Prospective, randomized trial comparing laparoscopic vs. conventional surgery for refractory ileocolic Crohn's disease

Dis Colon Rectum. 2001 Jan;44(1):1-8; discussion 8-9. doi: 10.1007/BF02234810.


Introduction: Surgeons have been reluctant to apply laparoscopic techniques to Crohn's disease surgery because of concerns with evaluating and excising inflamed tissue using laparoscopic methods. Additionally in Crohn's disease surgery, laparoscopic techniques have not been demonstrated to have clear advantages over conventional ones.

Method: We conducted a prospective, randomized trial in one surgical department comparing laparoscopic vs. conventional techniques in 60 patients (25 males), median age 34.4 (range, 10-60.1) years, undergoing elective ileocolic resection for refractory Crohn's disease. Postoperatively, all patients underwent measurement of pulmonary function tests every 12 hours, and were treated identically on a highly controlled protocol with regard to analgesic administration, feeding, and postoperative care.

Results: Of the 31 patients assigned to laparoscopic and 29 to the conventional group, all had isolated Crohn's disease of the terminal ileum plus or minus the cecum. Median length of the incision was 5 cm in the laparoscopic group and 12 cm in the conventional group. Overall recovery of 80 percent of forced expiratory volume (one second) and forced vital capacity was a median of 2.5 days for laparoscopic and 3.5 days for conventional (P = 0.03). There was no difference in the amount of morphine equivalents used between groups postoperatively. Flatus and first bowel movement returned a median of 3 and 4 days, respectively, after laparoscopic vs. 3.3 and 4 days, respectively, after conventional surgery (P = 0.21). Median length of stay was five (range, 4-30) days for laparoscopic, and six (range, 4-18) days for conventional surgery. Major complications occurred in one patient in each group. Minor complications occurred in four laparoscopic and eight conventional patients (P < 0.05). There were no deaths. Two laparoscopic patients were converted to conventional as a result of adhesions or inflammation. All patients recovered well and there were no clinical recurrences in the follow-up period (median, 20; range, 12-45 months).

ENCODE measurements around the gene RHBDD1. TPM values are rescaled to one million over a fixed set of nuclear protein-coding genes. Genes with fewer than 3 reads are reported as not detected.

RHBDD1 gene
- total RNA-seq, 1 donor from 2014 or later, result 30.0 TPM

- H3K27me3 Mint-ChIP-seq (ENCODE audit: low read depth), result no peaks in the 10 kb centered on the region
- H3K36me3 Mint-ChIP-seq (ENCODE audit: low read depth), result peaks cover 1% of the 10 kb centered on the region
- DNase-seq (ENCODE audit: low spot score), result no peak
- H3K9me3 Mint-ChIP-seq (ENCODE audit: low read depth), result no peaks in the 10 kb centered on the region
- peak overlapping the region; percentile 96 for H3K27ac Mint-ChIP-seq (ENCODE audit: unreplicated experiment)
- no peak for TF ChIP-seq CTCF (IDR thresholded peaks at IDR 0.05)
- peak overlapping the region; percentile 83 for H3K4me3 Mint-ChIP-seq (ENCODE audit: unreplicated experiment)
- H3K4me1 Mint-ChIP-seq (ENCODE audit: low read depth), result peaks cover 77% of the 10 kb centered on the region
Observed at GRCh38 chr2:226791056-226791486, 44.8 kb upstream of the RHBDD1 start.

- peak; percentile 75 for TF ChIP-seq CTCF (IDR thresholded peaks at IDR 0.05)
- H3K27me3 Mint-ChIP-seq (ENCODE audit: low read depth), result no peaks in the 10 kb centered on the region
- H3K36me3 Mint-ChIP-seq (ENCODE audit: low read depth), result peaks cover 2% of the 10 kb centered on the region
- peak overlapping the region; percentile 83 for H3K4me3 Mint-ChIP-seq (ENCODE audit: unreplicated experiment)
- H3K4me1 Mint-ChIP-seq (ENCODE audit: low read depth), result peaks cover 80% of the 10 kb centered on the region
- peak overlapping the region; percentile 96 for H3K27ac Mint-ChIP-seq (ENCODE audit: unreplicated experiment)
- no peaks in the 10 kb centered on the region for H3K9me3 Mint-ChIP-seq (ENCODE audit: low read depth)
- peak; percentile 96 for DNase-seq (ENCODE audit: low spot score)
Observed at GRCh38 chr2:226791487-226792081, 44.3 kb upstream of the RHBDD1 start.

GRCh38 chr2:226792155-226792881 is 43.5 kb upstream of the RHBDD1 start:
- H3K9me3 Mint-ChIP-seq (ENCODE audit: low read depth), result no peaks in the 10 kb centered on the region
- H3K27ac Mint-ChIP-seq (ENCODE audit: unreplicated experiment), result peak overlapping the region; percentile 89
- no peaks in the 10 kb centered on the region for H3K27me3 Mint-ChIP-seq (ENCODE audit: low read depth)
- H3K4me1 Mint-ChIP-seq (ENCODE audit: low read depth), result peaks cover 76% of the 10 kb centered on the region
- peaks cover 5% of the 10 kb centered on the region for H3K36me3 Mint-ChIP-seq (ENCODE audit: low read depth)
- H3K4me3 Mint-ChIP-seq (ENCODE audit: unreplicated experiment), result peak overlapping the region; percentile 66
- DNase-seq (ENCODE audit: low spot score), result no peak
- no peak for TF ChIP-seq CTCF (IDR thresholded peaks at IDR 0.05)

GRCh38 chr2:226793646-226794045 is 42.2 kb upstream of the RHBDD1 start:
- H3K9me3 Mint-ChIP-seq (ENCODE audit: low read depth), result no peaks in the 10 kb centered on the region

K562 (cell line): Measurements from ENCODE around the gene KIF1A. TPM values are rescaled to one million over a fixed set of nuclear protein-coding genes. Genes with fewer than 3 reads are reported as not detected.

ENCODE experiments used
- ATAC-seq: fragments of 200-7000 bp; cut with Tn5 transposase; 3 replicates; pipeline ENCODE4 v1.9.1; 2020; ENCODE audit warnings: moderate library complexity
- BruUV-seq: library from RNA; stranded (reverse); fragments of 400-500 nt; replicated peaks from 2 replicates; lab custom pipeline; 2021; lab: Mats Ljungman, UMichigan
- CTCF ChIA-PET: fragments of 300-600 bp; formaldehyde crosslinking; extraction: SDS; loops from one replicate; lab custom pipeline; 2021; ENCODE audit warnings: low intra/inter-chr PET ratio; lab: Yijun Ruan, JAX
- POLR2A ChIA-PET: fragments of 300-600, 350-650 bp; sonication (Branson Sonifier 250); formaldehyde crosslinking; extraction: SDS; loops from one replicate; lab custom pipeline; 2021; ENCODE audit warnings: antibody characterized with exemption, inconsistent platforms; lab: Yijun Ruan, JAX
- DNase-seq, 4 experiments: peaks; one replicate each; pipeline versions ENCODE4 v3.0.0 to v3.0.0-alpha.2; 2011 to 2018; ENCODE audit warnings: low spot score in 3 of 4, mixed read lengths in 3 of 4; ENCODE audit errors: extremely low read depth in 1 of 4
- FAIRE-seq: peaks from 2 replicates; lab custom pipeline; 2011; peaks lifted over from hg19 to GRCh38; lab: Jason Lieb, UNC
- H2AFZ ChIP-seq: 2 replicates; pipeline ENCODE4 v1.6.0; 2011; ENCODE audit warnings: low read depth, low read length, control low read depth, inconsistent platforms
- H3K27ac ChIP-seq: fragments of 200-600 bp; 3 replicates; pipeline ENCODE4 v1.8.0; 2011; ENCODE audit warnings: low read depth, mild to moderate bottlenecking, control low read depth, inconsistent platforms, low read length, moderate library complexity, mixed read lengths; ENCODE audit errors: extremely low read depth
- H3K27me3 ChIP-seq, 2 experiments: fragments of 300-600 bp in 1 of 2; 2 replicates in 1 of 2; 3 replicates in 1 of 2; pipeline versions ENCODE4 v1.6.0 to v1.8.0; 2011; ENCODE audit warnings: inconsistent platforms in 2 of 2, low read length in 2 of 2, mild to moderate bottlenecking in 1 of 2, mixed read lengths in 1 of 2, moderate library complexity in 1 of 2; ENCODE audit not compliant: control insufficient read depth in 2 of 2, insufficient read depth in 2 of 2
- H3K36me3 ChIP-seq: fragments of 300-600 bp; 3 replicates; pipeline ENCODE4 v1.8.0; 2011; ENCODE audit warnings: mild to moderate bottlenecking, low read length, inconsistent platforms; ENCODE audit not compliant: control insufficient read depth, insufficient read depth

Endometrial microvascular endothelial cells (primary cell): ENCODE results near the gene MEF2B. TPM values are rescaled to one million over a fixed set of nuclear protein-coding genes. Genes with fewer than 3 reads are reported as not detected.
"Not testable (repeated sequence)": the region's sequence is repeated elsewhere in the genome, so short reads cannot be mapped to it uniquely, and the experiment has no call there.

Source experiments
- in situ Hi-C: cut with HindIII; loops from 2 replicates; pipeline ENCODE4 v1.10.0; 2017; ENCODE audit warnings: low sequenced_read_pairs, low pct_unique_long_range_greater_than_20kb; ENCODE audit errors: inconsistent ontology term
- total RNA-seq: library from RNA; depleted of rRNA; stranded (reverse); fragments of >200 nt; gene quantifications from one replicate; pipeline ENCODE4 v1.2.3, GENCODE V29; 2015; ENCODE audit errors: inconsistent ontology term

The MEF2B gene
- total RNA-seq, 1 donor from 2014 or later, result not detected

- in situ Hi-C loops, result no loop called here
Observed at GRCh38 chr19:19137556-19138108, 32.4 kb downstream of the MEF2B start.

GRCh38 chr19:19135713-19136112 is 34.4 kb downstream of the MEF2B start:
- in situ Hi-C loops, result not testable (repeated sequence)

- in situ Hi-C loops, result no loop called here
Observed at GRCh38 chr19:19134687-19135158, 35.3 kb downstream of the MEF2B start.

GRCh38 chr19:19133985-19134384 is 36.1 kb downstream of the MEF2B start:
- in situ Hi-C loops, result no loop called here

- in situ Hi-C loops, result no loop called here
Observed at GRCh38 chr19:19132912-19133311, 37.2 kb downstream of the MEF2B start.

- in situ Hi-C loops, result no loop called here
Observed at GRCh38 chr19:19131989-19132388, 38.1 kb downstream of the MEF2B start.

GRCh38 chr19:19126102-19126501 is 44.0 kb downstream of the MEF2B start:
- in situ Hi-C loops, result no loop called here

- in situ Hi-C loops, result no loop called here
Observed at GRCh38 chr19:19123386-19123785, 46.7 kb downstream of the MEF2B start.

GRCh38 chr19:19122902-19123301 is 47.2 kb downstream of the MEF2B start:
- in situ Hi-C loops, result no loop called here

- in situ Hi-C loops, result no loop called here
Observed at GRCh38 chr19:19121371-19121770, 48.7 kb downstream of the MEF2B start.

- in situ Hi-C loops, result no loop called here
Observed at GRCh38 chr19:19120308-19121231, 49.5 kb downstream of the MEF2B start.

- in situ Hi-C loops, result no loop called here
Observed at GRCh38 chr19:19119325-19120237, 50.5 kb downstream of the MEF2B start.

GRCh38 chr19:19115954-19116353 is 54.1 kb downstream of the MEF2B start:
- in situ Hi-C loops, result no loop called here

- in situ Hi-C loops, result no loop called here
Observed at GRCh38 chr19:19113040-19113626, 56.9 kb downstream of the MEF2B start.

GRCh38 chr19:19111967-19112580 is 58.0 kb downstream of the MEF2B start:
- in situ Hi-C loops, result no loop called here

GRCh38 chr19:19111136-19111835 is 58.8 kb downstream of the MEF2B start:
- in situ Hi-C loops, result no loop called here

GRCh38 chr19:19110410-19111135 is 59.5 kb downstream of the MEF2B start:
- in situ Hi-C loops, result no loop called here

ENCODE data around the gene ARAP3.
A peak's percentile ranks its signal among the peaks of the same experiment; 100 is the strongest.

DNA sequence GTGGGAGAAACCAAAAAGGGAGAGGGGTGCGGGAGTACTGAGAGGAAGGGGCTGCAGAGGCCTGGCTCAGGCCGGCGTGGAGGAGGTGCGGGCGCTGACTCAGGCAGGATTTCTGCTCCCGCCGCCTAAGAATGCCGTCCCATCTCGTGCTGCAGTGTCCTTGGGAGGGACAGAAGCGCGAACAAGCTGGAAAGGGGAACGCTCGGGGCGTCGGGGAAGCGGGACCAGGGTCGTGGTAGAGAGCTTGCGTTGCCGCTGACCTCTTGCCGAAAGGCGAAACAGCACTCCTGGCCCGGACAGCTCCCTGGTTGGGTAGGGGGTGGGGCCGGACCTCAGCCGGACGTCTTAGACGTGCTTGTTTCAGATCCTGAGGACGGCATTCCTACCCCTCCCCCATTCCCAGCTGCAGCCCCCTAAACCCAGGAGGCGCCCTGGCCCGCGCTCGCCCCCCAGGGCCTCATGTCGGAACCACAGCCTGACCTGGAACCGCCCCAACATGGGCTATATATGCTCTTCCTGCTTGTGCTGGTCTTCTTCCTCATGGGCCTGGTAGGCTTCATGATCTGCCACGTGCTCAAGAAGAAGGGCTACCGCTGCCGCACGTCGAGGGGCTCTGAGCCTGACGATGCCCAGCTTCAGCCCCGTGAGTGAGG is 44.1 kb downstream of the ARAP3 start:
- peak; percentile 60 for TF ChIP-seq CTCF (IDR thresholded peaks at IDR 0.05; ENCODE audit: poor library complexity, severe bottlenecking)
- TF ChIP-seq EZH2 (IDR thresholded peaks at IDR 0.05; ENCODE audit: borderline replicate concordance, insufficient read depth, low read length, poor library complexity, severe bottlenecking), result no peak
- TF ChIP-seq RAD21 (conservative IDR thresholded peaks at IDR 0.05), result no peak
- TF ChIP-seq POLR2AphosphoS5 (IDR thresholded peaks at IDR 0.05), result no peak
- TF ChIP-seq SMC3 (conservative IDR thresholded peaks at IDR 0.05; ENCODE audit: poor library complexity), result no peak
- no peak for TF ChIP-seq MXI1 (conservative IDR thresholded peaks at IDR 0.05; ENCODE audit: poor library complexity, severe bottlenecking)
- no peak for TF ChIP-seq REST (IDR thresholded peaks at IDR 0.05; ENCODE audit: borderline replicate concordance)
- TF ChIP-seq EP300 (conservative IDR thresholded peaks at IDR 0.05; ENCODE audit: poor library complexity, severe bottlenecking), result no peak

Conclusions: Within a single institution, single surgical team, prospective, randomized trial, laparoscopic techniques offered a faster recovery of pulmonary function, fewer complications, and shorter length of stay compared with conventional surgery for selected patients undergoing ileocolic resection for Crohn's disease.

Publication types

  • Clinical Trial
  • Comparative Study
  • Randomized Controlled Trial
  • Research Support, Non-U.S. Gov't

MeSH terms

  • Adolescent
  • Adult
  • Analgesics, Opioid / therapeutic use
  • Child
  • Colon / surgery*
  • Crohn Disease / surgery*
  • Elective Surgical Procedures / adverse effects
  • Female
  • Hernia, Ventral / etiology
  • Hernia, Ventral / surgery
  • Humans
  • Ileum / surgery*
  • Intestinal Obstruction / etiology
  • Intestinal Obstruction / surgery
  • Laparoscopy / adverse effects*
  • Length of Stay
  • Male
  • Middle Aged
  • Pain, Postoperative / drug therapy
  • Pain, Postoperative / etiology
  • Postoperative Complications
  • Prospective Studies
  • Recovery of Function
  • Respiratory Function Tests
  • Surgical Wound Infection / etiology
  • Surgical Wound Infection / surgery


  • Analgesics, Opioid